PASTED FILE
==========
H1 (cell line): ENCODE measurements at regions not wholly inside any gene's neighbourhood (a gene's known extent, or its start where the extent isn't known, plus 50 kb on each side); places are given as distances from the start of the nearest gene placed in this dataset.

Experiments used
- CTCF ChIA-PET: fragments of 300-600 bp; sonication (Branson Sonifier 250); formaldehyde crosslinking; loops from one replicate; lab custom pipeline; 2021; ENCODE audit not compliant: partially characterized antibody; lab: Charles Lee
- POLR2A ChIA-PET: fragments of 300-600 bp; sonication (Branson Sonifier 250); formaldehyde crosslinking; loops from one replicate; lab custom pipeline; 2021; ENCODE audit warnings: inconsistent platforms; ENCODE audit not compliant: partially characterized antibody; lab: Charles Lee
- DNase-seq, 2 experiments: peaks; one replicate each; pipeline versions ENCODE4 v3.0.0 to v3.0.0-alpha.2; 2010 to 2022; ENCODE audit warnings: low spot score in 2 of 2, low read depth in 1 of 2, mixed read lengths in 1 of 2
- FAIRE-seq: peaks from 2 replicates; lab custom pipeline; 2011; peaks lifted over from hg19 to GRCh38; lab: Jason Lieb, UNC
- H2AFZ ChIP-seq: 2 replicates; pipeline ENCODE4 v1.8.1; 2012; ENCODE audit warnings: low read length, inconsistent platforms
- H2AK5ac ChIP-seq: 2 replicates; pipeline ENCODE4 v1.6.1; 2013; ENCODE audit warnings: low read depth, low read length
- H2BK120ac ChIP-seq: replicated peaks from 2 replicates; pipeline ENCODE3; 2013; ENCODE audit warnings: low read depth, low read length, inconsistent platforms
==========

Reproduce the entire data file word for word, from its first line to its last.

H1 (cell line): ENCODE measurements at regions not wholly inside any gene's neighbourhood (a gene's known extent, or its start where the extent isn't known, plus 50 kb on each side); places are given as distances from the start of the nearest gene placed in this dataset.

Experiments used
- CTCF ChIA-PET: fragments of 300-600 bp; sonication (Branson Sonifier 250); formaldehyde crosslinking; loops from one replicate; lab custom pipeline; 2021; ENCODE audit not compliant: partially characterized antibody; lab: Charles Lee
- POLR2A ChIA-PET: fragments of 300-600 bp; sonication (Branson Sonifier 250); formaldehyde crosslinking; loops from one replicate; lab custom pipeline; 2021; ENCODE audit warnings: inconsistent platforms; ENCODE audit not compliant: partially characterized antibody; lab: Charles Lee
- DNase-seq, 2 experiments: peaks; one replicate each; pipeline versions ENCODE4 v3.0.0 to v3.0.0-alpha.2; 2010 to 2022; ENCODE audit warnings: low spot score in 2 of 2, low read depth in 1 of 2, mixed read lengths in 1 of 2
- FAIRE-seq: peaks from 2 replicates; lab custom pipeline; 2011; peaks lifted over from hg19 to GRCh38; lab: Jason Lieb, UNC
- H2AFZ ChIP-seq: 2 replicates; pipeline ENCODE4 v1.8.1; 2012; ENCODE audit warnings: low read length, inconsistent platforms
- H2AK5ac ChIP-seq: 2 replicates; pipeline ENCODE4 v1.6.1; 2013; ENCODE audit warnings: low read depth, low read length
- H2BK120ac ChIP-seq: replicated peaks from 2 replicates; pipeline ENCODE3; 2013; ENCODE audit warnings: low read depth, low read length, inconsistent platforms